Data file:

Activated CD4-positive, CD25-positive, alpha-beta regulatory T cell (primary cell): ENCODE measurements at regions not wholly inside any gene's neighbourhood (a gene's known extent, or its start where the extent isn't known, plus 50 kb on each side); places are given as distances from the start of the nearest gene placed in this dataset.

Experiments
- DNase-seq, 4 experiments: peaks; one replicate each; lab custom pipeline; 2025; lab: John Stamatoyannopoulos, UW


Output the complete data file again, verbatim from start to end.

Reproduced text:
Activated CD4-positive, CD25-positive, alpha-beta regulatory T cell (primary cell): ENCODE measurements at regions not wholly inside any gene's neighbourhood (a gene's known extent, or its start where the extent isn't known, plus 50 kb on each side); places are given as distances from the start of the nearest gene placed in this dataset.

Experiments
- DNase-seq, 4 experiments: peaks; one replicate each; lab custom pipeline; 2025; lab: John Stamatoyannopoulos, UW